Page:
One issue I did encounter with the M4 was that it sounded a little thin in larger rooms. I think the end of the note was so dry that it fell a little flat when played without effective miking in a bigger space. That could have been a situational issue, but the reduced depth really jumped out at a show in a 3-500 person capacity room.
Additionally, tuning the drum to a near floppy low tension was more difficult than I expected. I’m not sure where the problem was exactly, but as I would approach the near-wrinkle zone, the rods would lose tension all together. I’m not sure if the rods were a hair too short or if the extra rigidity of the 12-hole hoop simply kept the head tension more even until the rod fully backed out. Either way, it didn’t really prove to be that much of a problem, as that same rigidity helped the drum sound lower and fatter even when the head felt fairly snug at every lug point.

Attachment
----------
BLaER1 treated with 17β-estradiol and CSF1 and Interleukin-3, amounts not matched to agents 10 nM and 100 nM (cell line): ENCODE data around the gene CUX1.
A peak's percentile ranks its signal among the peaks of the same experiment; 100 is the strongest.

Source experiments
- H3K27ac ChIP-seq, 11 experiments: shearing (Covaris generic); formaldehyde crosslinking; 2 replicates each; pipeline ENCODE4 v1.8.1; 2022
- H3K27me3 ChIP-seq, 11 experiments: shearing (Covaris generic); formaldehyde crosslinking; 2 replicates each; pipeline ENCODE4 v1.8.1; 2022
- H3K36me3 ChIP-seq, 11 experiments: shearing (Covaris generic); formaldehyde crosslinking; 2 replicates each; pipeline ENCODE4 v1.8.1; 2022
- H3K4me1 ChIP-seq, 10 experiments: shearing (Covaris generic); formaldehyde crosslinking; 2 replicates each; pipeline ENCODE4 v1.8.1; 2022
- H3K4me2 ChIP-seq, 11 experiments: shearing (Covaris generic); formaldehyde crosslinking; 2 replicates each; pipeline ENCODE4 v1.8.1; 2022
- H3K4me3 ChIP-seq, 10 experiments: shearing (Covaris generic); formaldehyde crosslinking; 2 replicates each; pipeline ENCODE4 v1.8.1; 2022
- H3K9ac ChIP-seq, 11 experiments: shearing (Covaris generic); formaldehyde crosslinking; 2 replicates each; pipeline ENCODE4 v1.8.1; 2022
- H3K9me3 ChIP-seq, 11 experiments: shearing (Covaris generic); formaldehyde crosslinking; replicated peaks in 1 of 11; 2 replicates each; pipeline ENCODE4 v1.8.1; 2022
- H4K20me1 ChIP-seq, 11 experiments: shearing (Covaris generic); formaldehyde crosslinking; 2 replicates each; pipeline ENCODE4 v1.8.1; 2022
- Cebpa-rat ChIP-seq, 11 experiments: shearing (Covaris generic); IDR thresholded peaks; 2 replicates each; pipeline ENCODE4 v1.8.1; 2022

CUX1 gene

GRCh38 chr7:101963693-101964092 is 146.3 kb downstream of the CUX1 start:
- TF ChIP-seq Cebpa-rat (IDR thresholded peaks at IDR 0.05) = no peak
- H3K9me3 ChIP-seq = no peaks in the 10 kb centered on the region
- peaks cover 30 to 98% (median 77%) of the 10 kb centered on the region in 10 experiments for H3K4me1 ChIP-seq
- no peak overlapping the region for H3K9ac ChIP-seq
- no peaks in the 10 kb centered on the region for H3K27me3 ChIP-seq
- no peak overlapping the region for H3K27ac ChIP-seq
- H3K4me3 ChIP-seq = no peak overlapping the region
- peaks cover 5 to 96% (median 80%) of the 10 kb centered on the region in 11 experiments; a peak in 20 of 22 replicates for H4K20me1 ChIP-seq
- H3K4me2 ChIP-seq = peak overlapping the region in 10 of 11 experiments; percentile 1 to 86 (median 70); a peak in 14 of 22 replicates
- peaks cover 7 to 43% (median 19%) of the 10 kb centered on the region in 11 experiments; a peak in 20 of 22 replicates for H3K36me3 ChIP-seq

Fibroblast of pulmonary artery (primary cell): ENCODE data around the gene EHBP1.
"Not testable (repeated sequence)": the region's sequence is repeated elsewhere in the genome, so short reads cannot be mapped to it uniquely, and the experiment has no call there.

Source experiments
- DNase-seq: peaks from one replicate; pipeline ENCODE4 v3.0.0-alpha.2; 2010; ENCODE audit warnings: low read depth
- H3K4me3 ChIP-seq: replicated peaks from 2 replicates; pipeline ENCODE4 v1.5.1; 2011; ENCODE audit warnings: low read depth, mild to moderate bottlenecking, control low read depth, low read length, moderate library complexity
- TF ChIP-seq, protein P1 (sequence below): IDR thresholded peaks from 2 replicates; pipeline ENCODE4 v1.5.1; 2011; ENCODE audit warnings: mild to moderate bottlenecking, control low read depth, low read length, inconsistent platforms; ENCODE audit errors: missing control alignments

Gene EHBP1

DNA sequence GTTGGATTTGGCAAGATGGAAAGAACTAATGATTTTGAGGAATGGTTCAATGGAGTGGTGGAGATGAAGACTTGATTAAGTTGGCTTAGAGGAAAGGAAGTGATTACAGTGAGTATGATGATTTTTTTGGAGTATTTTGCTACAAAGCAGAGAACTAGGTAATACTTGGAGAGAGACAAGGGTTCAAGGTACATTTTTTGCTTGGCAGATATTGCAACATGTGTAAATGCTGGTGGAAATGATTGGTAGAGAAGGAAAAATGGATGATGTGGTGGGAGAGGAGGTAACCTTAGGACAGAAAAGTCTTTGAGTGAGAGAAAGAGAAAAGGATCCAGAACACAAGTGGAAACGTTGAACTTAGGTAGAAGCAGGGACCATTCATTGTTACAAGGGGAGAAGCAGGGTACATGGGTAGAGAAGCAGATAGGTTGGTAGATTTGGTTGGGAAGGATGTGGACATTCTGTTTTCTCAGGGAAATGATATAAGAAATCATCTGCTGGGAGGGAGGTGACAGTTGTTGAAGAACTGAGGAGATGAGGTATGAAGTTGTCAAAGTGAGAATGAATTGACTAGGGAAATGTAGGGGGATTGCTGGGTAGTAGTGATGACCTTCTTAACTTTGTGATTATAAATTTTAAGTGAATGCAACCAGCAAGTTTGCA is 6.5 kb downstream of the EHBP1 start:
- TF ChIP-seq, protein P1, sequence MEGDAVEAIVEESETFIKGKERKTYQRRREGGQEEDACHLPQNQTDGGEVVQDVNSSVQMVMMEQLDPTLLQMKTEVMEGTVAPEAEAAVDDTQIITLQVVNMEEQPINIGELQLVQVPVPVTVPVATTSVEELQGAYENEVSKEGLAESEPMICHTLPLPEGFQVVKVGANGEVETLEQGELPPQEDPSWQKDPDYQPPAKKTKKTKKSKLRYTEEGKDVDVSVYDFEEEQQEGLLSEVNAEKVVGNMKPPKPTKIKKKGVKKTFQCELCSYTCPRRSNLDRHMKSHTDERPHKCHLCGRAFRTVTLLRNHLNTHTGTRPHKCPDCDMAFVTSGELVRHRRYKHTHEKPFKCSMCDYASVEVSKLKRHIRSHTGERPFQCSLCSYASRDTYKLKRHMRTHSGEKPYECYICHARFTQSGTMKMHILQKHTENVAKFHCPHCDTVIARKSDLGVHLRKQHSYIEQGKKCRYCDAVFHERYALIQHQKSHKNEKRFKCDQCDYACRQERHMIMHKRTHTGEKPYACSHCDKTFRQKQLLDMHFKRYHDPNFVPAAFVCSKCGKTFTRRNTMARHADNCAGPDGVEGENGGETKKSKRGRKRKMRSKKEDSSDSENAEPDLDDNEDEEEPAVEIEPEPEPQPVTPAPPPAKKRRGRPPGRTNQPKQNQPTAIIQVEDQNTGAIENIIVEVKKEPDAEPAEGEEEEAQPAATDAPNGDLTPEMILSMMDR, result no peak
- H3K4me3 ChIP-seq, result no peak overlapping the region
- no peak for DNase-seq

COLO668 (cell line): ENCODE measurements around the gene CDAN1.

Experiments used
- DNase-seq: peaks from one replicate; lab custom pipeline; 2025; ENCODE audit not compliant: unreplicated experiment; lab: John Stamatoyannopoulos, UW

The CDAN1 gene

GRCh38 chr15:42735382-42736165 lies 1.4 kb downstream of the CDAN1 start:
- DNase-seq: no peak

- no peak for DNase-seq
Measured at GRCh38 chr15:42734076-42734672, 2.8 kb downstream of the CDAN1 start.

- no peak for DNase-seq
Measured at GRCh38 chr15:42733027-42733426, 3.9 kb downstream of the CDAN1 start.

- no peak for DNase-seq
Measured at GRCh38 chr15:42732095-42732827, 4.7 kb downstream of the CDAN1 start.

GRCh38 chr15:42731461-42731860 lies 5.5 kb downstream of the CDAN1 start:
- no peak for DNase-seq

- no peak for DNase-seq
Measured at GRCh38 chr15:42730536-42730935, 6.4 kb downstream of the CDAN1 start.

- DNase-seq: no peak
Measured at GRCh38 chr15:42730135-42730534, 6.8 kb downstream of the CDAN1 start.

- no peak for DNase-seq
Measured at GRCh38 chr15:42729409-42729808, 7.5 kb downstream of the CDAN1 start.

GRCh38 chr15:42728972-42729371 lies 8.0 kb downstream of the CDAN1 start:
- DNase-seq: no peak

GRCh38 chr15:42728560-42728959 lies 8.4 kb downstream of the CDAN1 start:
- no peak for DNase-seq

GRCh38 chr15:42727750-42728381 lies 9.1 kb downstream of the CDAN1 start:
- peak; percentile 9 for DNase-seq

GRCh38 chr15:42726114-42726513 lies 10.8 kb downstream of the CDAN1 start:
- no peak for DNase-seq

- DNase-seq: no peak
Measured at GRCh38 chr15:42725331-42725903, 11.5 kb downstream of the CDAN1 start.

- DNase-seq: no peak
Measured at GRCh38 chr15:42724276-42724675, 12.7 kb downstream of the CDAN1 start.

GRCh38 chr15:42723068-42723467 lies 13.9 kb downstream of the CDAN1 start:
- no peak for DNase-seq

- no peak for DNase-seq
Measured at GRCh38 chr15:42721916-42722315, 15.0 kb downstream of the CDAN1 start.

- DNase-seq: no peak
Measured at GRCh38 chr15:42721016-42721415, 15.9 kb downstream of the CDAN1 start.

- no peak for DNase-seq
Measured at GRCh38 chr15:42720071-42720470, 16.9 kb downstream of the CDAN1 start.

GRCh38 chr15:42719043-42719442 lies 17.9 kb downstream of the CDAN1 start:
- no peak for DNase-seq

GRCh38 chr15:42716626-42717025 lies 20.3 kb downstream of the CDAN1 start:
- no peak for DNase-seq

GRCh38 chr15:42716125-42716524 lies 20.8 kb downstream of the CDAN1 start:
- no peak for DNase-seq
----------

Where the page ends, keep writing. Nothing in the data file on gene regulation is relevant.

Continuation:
Elsewhere, the added dryness of the CPSL-14DR wires helped contain the drum’s response even further. The throw – the same unit found on the Eto drum featured in our last Canopus review – was simple and reliable despite looking a little flimsy at first blush. Stock Remo heads made the drum ready to go right out of the box. I didn’t change either head before recording with it.
The Canopus Neo Vintage M4 snare drum might look unconventional, but it produces a very familiar sound. The dry, fat tone of a hybrid maple and poplar shell is bolstered by the extra beef of its 6.5” depth, and the result is a fat, 1970’s rock sound that kills in the studio. I think it works best with a microphone on top as it came across just a bit thin without one in a medium to large sized room, but it performed beautifully through a PA or mixing board. Like, really, really beautifully.